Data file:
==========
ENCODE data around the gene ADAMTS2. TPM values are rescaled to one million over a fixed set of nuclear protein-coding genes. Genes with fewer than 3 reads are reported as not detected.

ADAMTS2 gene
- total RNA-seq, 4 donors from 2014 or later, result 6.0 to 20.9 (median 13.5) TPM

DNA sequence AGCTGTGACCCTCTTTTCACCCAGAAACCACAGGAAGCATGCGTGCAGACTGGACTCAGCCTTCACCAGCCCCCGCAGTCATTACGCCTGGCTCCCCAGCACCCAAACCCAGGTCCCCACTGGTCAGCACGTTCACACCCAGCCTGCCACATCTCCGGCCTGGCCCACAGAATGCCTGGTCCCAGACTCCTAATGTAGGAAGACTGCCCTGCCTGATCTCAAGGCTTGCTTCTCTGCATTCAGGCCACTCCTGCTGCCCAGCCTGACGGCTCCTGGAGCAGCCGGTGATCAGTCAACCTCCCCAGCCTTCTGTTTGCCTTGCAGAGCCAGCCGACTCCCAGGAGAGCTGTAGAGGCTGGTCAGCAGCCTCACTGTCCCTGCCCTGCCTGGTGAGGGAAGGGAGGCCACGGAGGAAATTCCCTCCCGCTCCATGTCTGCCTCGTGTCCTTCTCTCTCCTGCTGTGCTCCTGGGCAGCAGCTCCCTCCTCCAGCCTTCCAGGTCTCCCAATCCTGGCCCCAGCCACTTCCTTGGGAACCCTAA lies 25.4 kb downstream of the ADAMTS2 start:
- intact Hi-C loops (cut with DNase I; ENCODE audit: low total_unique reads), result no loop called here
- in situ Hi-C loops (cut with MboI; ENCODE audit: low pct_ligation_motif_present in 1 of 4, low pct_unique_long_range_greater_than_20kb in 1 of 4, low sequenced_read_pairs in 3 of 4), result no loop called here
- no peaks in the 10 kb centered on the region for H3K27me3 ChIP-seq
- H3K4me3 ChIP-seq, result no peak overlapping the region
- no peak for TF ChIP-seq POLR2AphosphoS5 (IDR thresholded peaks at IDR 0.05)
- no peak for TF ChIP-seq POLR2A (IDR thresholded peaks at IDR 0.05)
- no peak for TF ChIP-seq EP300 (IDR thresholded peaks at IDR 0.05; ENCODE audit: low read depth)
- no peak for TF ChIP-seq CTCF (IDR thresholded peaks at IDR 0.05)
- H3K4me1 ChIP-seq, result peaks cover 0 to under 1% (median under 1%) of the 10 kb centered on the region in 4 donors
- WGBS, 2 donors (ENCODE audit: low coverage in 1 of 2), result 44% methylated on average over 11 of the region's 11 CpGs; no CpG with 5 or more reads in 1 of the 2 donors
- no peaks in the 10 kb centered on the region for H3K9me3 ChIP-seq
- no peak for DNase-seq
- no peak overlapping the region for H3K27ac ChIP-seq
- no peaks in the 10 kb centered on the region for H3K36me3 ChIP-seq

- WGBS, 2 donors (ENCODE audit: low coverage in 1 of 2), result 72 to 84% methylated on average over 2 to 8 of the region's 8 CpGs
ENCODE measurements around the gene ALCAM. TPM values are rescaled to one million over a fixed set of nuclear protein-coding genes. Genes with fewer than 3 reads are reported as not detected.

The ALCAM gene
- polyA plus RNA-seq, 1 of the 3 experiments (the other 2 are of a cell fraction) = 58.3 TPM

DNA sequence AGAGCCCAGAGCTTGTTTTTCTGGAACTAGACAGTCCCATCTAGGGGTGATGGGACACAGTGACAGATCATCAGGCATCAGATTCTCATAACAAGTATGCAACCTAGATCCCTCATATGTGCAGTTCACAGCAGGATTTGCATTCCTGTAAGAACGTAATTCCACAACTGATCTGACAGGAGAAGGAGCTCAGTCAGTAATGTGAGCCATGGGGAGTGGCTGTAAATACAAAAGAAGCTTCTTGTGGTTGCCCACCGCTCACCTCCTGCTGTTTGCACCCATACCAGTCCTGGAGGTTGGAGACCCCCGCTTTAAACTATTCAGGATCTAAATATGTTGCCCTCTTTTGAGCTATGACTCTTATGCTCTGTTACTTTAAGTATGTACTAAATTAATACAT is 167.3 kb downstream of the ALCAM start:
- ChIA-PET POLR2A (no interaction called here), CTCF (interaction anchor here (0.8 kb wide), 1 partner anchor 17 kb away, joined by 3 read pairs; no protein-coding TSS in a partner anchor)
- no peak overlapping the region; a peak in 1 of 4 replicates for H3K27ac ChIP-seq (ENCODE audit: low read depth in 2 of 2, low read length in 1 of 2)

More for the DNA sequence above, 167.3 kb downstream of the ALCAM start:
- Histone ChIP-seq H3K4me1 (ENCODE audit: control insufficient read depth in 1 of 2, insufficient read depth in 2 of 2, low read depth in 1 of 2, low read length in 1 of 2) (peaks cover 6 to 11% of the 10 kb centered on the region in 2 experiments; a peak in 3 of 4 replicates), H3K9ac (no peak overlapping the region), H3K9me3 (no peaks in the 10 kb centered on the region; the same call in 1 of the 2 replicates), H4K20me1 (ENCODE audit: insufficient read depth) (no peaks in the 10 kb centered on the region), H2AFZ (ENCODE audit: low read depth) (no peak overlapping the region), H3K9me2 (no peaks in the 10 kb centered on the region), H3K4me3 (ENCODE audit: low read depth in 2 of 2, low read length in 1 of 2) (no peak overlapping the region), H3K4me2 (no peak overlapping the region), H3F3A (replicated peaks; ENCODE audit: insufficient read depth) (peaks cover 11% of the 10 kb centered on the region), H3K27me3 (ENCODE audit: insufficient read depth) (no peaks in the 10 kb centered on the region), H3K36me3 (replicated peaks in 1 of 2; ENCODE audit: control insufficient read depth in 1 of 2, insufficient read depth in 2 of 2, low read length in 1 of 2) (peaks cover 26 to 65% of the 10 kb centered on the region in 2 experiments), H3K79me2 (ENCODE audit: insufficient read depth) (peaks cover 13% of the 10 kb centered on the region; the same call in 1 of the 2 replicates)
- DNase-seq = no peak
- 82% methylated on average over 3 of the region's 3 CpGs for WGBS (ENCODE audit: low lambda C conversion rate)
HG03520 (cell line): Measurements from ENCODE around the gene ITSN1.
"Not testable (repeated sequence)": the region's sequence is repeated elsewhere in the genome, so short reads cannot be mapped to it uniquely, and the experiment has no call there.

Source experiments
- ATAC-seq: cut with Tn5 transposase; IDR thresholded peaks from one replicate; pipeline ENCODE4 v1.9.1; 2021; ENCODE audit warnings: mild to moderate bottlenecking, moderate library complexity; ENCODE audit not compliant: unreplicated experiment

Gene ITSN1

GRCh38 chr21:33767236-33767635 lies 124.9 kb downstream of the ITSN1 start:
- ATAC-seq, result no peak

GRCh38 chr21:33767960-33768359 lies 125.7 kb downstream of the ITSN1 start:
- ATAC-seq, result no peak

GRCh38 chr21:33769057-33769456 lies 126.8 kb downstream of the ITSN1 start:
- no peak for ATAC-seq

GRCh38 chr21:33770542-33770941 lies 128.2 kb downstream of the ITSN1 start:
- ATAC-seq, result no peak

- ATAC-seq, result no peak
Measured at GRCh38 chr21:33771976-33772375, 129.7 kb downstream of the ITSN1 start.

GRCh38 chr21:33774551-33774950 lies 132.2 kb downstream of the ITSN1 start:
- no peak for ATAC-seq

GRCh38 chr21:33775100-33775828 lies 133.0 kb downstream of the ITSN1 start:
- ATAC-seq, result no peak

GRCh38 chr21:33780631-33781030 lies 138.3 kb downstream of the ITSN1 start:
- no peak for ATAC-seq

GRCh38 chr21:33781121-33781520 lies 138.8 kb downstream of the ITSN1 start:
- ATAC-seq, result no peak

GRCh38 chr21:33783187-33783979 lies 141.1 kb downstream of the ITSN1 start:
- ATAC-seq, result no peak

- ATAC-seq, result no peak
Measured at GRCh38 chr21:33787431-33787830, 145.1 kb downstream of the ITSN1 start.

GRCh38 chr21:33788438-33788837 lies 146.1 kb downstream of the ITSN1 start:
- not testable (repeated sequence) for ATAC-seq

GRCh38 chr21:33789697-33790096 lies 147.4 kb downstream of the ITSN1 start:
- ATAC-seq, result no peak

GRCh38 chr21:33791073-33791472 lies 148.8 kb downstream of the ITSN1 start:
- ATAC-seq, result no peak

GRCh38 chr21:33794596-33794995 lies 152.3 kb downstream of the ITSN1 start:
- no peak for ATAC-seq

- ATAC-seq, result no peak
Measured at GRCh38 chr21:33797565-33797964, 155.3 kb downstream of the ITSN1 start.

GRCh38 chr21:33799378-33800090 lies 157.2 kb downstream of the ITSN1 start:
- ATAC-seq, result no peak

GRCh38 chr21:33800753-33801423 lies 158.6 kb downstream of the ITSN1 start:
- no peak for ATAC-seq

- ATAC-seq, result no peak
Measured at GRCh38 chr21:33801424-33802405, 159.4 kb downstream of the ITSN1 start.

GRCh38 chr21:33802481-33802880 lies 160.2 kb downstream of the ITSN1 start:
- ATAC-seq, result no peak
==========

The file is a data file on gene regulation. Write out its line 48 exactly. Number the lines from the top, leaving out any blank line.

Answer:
- ATAC-seq, result no peak